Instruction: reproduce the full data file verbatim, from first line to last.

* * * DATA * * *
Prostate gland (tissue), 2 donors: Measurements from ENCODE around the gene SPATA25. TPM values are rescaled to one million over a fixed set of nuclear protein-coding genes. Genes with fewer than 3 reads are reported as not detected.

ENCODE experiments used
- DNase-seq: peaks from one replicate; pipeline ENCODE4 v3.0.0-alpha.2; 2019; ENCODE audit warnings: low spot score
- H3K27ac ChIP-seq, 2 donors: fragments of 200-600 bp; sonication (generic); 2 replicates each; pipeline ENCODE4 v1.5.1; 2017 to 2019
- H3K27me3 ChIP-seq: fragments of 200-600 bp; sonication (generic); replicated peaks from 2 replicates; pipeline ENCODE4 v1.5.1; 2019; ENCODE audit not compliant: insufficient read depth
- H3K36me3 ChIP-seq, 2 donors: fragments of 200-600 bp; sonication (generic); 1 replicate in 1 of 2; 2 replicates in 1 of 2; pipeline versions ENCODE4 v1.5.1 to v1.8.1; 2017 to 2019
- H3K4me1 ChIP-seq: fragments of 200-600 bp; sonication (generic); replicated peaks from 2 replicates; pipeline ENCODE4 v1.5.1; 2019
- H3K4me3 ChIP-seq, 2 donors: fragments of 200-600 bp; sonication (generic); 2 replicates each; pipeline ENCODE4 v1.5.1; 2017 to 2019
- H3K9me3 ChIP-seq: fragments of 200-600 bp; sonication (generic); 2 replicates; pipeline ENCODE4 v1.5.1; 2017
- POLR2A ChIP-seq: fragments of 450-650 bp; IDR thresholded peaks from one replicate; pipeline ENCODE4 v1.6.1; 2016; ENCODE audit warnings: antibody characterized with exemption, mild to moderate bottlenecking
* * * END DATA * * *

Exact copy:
Prostate gland (tissue), 2 donors: Measurements from ENCODE around the gene SPATA25. TPM values are rescaled to one million over a fixed set of nuclear protein-coding genes. Genes with fewer than 3 reads are reported as not detected.

ENCODE experiments used
- DNase-seq: peaks from one replicate; pipeline ENCODE4 v3.0.0-alpha.2; 2019; ENCODE audit warnings: low spot score
- H3K27ac ChIP-seq, 2 donors: fragments of 200-600 bp; sonication (generic); 2 replicates each; pipeline ENCODE4 v1.5.1; 2017 to 2019
- H3K27me3 ChIP-seq: fragments of 200-600 bp; sonication (generic); replicated peaks from 2 replicates; pipeline ENCODE4 v1.5.1; 2019; ENCODE audit not compliant: insufficient read depth
- H3K36me3 ChIP-seq, 2 donors: fragments of 200-600 bp; sonication (generic); 1 replicate in 1 of 2; 2 replicates in 1 of 2; pipeline versions ENCODE4 v1.5.1 to v1.8.1; 2017 to 2019
- H3K4me1 ChIP-seq: fragments of 200-600 bp; sonication (generic); replicated peaks from 2 replicates; pipeline ENCODE4 v1.5.1; 2019
- H3K4me3 ChIP-seq, 2 donors: fragments of 200-600 bp; sonication (generic); 2 replicates each; pipeline ENCODE4 v1.5.1; 2017 to 2019
- H3K9me3 ChIP-seq: fragments of 200-600 bp; sonication (generic); 2 replicates; pipeline ENCODE4 v1.5.1; 2017
- POLR2A ChIP-seq: fragments of 450-650 bp; IDR thresholded peaks from one replicate; pipeline ENCODE4 v1.6.1; 2016; ENCODE audit warnings: antibody characterized with exemption, mild to moderate bottlenecking